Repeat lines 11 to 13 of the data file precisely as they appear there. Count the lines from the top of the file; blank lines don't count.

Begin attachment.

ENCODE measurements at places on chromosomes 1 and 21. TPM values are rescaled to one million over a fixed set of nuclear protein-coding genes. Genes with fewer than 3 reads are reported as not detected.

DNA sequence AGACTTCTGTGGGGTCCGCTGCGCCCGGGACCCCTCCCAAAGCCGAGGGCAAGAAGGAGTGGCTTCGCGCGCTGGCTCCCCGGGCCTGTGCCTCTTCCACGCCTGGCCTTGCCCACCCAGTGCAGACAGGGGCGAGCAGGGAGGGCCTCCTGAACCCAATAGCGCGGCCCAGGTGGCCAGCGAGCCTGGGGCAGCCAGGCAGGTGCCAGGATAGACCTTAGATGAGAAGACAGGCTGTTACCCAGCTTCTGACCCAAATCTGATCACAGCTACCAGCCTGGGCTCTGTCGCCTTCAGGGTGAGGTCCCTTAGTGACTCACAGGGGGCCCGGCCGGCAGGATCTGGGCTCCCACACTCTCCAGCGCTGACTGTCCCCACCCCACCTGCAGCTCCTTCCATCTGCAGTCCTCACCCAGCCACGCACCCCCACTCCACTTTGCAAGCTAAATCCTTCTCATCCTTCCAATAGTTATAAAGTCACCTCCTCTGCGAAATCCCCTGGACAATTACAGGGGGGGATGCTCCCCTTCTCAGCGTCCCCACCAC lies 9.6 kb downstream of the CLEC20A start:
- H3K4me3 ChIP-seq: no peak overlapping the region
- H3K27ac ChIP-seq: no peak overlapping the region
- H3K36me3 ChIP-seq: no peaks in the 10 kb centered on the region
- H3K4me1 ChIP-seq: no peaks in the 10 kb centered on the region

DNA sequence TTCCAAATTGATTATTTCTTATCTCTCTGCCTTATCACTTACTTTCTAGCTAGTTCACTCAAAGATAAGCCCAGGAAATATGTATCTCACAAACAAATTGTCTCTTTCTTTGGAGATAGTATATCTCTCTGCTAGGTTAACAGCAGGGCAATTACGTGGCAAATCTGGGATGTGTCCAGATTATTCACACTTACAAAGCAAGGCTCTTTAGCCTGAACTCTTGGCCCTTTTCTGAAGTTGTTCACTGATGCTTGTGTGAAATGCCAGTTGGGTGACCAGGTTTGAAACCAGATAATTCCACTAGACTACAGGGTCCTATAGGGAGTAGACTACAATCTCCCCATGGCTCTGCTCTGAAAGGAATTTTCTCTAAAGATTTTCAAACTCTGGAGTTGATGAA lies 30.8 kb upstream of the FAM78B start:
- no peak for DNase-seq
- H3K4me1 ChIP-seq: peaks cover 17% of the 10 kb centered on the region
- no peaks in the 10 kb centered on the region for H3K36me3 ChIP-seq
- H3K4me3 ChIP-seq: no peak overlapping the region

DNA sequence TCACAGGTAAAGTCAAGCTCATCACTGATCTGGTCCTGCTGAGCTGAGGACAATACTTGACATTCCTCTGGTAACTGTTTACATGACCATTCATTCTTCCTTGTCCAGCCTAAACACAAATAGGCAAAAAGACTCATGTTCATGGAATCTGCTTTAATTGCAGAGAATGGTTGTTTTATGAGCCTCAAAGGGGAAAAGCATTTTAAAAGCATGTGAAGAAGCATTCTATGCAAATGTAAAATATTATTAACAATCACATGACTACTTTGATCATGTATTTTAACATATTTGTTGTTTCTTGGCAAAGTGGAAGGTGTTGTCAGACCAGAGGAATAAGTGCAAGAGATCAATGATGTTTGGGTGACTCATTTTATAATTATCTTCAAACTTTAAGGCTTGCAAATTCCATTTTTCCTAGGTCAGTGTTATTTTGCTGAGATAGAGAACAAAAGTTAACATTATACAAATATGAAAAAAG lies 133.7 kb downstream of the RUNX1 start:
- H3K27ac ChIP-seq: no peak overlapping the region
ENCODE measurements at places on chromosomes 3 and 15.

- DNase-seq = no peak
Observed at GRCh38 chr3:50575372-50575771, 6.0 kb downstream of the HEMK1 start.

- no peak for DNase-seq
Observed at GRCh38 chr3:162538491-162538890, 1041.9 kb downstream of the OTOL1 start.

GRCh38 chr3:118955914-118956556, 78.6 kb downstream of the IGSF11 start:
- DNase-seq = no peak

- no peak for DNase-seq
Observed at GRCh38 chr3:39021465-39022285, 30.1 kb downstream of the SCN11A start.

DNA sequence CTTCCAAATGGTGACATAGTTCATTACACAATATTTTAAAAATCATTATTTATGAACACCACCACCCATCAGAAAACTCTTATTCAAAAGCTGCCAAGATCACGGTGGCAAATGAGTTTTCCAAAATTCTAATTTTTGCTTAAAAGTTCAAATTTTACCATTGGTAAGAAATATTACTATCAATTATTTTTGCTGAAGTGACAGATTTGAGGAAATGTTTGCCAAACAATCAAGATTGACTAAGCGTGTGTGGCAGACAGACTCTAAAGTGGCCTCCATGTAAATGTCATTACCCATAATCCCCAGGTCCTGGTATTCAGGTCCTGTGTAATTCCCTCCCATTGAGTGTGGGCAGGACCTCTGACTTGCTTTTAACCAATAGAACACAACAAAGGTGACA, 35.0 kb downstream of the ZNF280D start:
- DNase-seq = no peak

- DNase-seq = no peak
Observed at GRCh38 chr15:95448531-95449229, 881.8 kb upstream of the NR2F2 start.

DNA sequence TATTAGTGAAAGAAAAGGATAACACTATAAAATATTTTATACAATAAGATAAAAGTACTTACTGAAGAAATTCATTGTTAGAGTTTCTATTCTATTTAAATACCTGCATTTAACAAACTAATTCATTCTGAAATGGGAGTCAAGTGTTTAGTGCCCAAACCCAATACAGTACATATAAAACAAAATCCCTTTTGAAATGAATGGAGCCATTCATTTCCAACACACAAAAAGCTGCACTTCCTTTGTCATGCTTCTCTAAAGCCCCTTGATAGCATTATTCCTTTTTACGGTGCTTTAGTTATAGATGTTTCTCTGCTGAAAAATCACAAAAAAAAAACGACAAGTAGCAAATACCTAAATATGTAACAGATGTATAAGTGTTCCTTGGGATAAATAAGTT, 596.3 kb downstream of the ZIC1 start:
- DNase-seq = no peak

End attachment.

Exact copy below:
- H3K4me3 ChIP-seq: no peak overlapping the region

DNA sequence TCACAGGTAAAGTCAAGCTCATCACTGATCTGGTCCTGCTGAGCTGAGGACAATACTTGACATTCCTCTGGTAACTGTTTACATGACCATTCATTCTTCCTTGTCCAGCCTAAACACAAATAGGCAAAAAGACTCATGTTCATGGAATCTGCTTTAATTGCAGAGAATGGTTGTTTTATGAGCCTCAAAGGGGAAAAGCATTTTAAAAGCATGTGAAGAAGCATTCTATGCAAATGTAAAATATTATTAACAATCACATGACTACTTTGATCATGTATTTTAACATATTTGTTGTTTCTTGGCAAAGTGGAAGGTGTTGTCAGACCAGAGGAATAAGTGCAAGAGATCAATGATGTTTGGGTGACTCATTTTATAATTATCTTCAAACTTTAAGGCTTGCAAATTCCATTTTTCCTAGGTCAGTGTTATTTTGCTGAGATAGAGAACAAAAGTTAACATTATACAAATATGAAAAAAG lies 133.7 kb downstream of the RUNX1 start:
- H3K27ac ChIP-seq: no peak overlapping the region